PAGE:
August 21, 2009

    You’ve gotta love London.

    I’m working on the east side of town this week and headed over to Exmouth Market in Farringdon during lunch.  Friday is stall day, and you can always find all sorts of ethnic cuisine, including Ghanaian, Jewish, Mexican, Spanish, Indian — you name it.  Today I happened upon this darling little stall called Keenwah, which is of course how you pronounce quinoa.


    A pseudo-grain, quinoa is really a seed, and it has a high protein content.  You can cook quinoa like rice or sprout it.  You’ll find it packaged or in the bulk bins of your health-food store.

    I was overwhelmed by the choice at Keenwah.  All the options were veggie, and all but two were vegan.  I asked the vendor how much of it was raw, and he pointed out that he blanched some of the veggies to make them a bit more tender.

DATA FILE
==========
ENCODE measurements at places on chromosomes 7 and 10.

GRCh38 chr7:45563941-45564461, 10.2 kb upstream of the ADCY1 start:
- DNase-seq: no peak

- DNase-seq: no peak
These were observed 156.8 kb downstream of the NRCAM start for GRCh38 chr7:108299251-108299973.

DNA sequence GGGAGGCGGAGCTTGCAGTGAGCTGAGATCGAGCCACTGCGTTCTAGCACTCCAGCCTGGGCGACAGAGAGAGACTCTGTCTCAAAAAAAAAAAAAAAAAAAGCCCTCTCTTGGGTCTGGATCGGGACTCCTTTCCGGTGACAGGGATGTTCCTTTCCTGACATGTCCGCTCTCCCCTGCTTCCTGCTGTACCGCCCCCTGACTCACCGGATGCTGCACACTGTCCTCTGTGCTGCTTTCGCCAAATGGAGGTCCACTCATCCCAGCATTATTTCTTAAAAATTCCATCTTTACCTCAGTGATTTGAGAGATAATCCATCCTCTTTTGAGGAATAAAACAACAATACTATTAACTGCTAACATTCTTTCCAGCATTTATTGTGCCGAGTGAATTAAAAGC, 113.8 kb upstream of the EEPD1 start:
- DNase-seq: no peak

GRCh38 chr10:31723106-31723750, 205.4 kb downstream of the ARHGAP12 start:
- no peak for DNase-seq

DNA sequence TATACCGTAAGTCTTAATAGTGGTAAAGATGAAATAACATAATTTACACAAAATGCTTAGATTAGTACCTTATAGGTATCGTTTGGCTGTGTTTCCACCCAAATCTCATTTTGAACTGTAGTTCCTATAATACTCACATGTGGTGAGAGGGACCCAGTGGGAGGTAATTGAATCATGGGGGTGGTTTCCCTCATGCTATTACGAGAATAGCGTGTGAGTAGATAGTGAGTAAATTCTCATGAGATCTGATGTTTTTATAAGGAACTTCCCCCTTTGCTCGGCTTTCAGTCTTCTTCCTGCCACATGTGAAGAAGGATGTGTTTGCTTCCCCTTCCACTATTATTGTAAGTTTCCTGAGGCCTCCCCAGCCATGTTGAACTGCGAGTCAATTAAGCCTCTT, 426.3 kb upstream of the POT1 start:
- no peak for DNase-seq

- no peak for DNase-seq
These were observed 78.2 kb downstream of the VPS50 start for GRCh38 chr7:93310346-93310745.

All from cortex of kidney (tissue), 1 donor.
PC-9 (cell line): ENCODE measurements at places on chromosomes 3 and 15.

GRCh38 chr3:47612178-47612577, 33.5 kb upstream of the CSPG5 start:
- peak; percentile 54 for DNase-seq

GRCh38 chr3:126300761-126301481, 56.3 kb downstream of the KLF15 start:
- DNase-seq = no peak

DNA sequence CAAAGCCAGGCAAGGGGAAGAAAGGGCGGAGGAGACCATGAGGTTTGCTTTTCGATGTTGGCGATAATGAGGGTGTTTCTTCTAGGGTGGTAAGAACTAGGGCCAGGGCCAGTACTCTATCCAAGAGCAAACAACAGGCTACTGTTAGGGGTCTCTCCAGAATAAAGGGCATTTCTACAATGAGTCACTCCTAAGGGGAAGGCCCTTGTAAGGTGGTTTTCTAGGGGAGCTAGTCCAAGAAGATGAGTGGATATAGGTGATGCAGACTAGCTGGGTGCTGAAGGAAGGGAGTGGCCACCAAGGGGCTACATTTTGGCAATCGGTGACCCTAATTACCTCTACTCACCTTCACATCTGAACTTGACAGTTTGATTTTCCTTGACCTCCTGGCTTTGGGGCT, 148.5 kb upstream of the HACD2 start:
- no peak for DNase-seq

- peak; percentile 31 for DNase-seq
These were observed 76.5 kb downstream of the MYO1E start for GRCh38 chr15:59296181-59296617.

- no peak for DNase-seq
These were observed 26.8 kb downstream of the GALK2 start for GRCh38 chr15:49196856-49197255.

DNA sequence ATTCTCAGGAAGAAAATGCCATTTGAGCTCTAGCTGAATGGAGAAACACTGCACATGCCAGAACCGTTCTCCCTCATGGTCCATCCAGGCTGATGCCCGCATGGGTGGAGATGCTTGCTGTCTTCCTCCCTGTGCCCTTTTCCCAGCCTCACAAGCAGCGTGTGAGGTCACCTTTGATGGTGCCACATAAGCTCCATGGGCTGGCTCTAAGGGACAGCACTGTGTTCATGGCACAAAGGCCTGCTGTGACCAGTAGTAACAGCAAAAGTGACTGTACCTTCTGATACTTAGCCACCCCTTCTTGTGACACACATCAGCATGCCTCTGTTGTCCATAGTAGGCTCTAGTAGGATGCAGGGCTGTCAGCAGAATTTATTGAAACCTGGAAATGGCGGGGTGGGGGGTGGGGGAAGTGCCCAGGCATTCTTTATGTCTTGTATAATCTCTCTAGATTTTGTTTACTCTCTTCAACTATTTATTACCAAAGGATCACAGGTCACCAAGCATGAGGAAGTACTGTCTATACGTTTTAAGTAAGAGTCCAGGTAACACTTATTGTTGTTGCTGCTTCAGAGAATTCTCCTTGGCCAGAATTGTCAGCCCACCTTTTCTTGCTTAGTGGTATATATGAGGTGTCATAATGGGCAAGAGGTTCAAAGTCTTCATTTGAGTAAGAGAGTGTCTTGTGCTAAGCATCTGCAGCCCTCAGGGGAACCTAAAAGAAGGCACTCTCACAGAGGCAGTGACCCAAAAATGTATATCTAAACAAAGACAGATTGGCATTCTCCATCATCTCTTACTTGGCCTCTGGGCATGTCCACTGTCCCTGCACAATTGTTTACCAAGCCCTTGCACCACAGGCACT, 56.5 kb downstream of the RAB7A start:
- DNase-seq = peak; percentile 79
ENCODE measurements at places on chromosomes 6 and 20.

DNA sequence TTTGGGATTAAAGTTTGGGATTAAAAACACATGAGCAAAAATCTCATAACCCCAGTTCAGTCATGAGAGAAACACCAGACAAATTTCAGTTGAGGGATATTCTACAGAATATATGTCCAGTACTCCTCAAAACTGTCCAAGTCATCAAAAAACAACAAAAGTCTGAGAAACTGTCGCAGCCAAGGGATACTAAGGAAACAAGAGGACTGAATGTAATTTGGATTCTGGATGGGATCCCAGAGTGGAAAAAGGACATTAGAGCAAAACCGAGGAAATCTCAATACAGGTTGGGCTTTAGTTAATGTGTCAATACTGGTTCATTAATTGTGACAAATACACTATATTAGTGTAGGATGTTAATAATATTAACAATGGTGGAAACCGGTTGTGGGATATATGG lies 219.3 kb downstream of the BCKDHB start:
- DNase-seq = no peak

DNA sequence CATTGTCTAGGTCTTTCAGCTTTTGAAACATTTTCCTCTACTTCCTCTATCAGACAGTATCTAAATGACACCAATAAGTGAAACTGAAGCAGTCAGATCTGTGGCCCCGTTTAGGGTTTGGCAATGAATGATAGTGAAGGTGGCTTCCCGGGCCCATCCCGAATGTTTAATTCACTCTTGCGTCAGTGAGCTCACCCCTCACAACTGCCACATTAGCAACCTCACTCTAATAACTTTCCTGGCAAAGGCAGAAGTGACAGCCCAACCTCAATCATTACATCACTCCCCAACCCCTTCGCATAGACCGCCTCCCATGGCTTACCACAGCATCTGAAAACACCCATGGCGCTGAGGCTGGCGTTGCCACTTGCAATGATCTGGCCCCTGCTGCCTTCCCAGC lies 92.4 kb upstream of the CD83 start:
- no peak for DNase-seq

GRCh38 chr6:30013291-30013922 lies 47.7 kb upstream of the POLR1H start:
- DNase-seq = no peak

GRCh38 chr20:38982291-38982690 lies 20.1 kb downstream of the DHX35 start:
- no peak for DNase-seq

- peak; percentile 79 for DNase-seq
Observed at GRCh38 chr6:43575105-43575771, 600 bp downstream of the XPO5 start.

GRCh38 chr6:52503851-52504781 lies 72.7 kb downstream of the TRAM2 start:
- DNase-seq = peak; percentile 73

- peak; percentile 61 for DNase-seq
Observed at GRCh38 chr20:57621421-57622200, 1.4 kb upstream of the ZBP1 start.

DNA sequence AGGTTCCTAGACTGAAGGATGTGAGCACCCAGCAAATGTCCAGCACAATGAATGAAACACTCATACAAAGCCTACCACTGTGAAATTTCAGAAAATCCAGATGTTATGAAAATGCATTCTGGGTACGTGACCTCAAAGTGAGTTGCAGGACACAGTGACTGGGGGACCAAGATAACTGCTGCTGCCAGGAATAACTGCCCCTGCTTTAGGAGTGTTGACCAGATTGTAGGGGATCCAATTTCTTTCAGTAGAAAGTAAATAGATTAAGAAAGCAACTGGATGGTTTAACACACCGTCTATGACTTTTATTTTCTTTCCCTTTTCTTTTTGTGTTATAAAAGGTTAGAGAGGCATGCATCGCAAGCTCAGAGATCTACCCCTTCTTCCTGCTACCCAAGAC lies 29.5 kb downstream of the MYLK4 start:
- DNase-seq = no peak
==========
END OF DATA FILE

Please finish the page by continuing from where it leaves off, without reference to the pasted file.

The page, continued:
I’m often stumped about what to do with quinoa, but this stall was bursting with colors and ideas.  It occured to me that the draw of this place wasn’t the quinoa at all but being able to have it in all sorts of guises at the same time.


    I got a medium bowl packed with about five different kinds plus olives and sunflower seeds, and I ate ever last morsel.  I can’t imagine doing that with only one recipe.  This was like the Baskin Robbins of quinoa!  I’d love to duplicate this at home, but I honestly can’t imagine myself making mutliple kinds of quinoa salad.  Maybe I’d do it once.  So, to Keenwah it is.

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  • stunning salads and forever friends

    August 19, 2009